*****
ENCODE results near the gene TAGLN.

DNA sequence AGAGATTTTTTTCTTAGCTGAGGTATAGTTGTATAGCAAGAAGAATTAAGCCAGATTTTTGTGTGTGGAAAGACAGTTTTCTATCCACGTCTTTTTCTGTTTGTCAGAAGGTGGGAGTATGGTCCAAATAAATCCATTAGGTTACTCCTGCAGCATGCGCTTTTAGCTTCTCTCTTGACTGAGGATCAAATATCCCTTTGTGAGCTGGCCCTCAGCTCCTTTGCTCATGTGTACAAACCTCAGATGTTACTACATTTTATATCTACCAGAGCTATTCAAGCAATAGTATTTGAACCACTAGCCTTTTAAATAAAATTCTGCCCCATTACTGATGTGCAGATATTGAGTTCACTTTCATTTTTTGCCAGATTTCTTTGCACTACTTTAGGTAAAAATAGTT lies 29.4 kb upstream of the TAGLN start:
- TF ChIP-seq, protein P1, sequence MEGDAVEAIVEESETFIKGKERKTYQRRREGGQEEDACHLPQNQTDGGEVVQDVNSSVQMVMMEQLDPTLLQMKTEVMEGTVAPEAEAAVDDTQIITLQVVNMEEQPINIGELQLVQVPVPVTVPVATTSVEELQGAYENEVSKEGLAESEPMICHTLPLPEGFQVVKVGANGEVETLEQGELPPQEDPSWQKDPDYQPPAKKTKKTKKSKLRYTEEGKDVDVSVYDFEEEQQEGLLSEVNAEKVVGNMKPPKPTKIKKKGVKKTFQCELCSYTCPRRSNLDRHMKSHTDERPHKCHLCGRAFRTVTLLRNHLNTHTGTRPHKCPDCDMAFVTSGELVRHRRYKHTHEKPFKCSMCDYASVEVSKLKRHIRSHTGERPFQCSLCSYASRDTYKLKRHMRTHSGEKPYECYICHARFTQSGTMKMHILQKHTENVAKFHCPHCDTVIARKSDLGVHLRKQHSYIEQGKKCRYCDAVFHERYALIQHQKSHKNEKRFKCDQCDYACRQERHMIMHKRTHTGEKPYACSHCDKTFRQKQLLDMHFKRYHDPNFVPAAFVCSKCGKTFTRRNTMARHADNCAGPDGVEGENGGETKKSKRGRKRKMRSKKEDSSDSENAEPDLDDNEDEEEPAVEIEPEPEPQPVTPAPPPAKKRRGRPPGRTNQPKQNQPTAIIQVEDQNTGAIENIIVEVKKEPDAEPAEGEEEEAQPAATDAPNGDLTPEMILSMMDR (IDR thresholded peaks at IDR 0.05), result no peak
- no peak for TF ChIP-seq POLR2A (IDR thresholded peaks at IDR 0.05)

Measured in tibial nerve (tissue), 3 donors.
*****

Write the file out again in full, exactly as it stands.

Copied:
ENCODE results near the gene TAGLN.

DNA sequence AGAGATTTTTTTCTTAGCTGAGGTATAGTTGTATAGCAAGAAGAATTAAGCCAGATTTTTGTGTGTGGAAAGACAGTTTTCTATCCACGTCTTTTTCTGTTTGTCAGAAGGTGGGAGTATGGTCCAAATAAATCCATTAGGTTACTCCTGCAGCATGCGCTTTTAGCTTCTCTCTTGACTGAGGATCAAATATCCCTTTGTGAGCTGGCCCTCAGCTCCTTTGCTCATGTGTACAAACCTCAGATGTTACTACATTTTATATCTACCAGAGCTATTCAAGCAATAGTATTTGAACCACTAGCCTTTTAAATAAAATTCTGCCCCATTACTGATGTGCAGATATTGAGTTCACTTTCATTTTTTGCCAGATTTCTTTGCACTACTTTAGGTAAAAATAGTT lies 29.4 kb upstream of the TAGLN start:
- TF ChIP-seq, protein P1, sequence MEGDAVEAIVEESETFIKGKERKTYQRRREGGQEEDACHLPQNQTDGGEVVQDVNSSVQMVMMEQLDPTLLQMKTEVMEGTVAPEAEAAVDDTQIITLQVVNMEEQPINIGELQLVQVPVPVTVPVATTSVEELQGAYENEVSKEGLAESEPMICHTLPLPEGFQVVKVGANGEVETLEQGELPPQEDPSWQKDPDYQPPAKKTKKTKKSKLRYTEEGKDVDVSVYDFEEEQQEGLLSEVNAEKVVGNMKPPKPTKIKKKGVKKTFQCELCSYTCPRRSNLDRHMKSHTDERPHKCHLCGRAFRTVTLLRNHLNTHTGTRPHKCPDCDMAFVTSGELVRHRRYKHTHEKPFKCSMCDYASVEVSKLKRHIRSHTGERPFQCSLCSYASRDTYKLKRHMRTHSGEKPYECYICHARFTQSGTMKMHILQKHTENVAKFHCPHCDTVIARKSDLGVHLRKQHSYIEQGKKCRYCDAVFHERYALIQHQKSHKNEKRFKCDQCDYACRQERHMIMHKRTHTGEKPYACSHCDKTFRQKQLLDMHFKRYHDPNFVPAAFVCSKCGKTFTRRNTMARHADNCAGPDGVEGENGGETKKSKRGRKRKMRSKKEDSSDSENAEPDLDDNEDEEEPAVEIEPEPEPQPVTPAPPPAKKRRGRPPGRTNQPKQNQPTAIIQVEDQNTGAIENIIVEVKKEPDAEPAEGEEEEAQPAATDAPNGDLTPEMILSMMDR (IDR thresholded peaks at IDR 0.05), result no peak
- no peak for TF ChIP-seq POLR2A (IDR thresholded peaks at IDR 0.05)

Measured in tibial nerve (tissue), 3 donors.